One of the many highlights on Jazz Party is "So New Orleans", featuring vocals from Dr. Brice Miller who is - according to his Twitter account - a "New Orleans-based scholar, researcher, author, educator, jazz trumpeter, vocalist, community activist, mentor, father, husband, custom car builder, and humanitarian." Over a second-line groove, Miller shares his NOLA pride in true call-and-response fashion.

"Mboya's Midnight Cocktail" is a tribute to Delfeayo's younger brother. On the spectrum, Marsalis shares, Mboya is non-verbal but likes to get "suited up" and go out on the town. The song told from the viewpoint of a bartender (played by Karen Livers) who has eyes for the song's attractive subject, is a fun and sultry stopgap during all the festivities. It's like we're eavesdropping on her one-way conversation before we head off in another direction, where we encounter "Dr. Hardgroove" - a tribute to trumpeter Roy Hargrove, and a song with a deep groove that lives up to its name.

Jazz Party is a joy-filled experience without a shred of pretension. It makes you feel as if you're in the middle of the French Quarter on a Saturday night or up to no good during a festive and mischievous Mardi Gras celebration. The city has seen its share of hardship over the years, but as Jazz Party makes clear, New Orleans' resilience comes from the determination to have a damn good time in spite of it.

8


Music


Books


Film


Television


Recent
Film

In Amy Seimetz's 'She Dies Tomorrow', Death Is Neither Delusion Nor Denial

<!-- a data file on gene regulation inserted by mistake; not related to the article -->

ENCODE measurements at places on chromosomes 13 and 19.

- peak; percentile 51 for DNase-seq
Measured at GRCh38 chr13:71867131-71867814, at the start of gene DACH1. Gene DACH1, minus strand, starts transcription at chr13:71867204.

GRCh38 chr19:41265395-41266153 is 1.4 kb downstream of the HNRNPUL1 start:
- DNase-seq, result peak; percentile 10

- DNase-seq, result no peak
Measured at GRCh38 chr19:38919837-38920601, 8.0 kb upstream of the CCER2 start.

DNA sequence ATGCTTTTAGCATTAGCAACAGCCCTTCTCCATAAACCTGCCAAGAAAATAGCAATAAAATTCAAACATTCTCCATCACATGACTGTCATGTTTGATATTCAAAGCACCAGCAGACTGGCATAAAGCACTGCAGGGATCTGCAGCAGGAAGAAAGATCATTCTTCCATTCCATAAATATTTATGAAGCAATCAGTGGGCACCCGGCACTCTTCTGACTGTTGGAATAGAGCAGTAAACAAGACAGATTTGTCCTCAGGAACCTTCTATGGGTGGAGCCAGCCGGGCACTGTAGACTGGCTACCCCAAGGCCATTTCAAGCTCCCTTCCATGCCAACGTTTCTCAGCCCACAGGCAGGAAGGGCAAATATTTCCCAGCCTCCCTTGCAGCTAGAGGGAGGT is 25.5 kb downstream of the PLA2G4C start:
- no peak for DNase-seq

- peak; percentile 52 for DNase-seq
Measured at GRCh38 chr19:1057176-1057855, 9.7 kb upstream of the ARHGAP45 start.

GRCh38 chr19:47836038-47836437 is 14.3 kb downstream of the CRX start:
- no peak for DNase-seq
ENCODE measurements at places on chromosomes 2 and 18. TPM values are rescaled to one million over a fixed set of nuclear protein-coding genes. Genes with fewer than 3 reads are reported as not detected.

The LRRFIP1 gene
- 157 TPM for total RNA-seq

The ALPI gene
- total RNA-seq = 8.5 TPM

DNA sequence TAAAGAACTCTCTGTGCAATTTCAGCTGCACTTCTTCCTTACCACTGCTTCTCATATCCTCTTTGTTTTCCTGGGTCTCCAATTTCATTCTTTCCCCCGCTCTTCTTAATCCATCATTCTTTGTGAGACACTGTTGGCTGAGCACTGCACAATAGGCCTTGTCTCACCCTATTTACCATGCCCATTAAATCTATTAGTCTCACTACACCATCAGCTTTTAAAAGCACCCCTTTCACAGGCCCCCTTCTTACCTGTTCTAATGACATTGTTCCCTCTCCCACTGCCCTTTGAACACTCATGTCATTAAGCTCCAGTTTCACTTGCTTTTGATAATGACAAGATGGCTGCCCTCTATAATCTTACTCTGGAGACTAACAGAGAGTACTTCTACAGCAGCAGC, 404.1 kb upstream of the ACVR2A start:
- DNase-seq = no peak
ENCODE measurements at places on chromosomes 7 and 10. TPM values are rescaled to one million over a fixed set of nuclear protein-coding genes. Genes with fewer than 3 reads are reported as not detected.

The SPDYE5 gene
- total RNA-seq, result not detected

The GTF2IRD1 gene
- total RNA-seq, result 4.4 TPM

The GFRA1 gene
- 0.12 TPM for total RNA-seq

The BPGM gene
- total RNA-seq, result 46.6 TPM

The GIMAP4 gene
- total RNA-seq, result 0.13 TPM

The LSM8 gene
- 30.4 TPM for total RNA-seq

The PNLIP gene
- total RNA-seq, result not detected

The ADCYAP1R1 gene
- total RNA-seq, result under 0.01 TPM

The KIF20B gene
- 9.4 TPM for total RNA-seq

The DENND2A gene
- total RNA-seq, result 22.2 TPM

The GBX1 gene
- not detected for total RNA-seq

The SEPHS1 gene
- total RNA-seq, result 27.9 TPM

Amy Seimetz's She Dies Tomorrow makes one wonder, is it possible for cinema to authentically convey a dream, or like death, is it something beyond our control?

Music

The 10 Best Experimental Albums of 2015

Music of all kinds are tending toward a consciously experimental direction. Maybe we’re finally getting through to them.

Books

John Lewis, C.T. Vivian, and Their Fellow Freedom Riders Are Celebrated in 'Breach of Peace'

John Lewis and C.T. Vivian were titans of the Civil Rights struggle, but they are far from alone in fighting for change. Eric Etheridge's masterful then-and-now project, Breach of Peace, tells the stories of many of the Freedom Riders.

Music

Unwed Sailor's Johnathon Ford Discusses Their New Album and 20 Years of Music

Johnathon Ford has overseen Unwed Sailor for more than 20 years. The veteran musician shows no sign of letting up with the latest opus, Look Alive.

Jedd Beaudoin
Music

Jazz Trombonist Nick Finzer Creates a 'Cast of Characters'

Jazz trombonist Nick Finzer shines with his compositions on this mainstream jazz sextet release, Cast of Characters.

Music

Datura4 Travel Blues-Rock Roads on 'West Coast Highway Cosmic'

Australian rockers Datura4 take inspiration from the never-ending coastal landscape of their home country to deliver a well-grounded album between blues, hard rock, and psychedelia.

Books

Murder Is Most Factorial in 'Eighth Detective'